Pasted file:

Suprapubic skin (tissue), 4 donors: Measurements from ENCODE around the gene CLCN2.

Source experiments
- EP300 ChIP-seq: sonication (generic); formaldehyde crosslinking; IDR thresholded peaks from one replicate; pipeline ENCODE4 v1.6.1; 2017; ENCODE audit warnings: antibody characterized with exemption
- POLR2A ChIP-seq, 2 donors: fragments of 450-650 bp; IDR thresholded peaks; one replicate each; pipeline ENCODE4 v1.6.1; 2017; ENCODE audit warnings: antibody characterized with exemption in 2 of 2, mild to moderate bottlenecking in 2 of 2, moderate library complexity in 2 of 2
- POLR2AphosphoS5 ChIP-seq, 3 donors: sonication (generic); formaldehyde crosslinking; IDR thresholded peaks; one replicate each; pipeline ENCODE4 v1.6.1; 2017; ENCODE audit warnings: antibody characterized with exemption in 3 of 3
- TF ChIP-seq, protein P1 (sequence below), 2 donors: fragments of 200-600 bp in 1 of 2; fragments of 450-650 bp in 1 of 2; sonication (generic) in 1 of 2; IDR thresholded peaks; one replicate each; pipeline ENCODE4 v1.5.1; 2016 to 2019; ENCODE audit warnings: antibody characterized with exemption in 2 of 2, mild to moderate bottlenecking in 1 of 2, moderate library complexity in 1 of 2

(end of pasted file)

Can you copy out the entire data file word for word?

Suprapubic skin (tissue), 4 donors: Measurements from ENCODE around the gene CLCN2.

Source experiments
- EP300 ChIP-seq: sonication (generic); formaldehyde crosslinking; IDR thresholded peaks from one replicate; pipeline ENCODE4 v1.6.1; 2017; ENCODE audit warnings: antibody characterized with exemption
- POLR2A ChIP-seq, 2 donors: fragments of 450-650 bp; IDR thresholded peaks; one replicate each; pipeline ENCODE4 v1.6.1; 2017; ENCODE audit warnings: antibody characterized with exemption in 2 of 2, mild to moderate bottlenecking in 2 of 2, moderate library complexity in 2 of 2
- POLR2AphosphoS5 ChIP-seq, 3 donors: sonication (generic); formaldehyde crosslinking; IDR thresholded peaks; one replicate each; pipeline ENCODE4 v1.6.1; 2017; ENCODE audit warnings: antibody characterized with exemption in 3 of 3
- TF ChIP-seq, protein P1 (sequence below), 2 donors: fragments of 200-600 bp in 1 of 2; fragments of 450-650 bp in 1 of 2; sonication (generic) in 1 of 2; IDR thresholded peaks; one replicate each; pipeline ENCODE4 v1.5.1; 2016 to 2019; ENCODE audit warnings: antibody characterized with exemption in 2 of 2, mild to moderate bottlenecking in 1 of 2, moderate library complexity in 1 of 2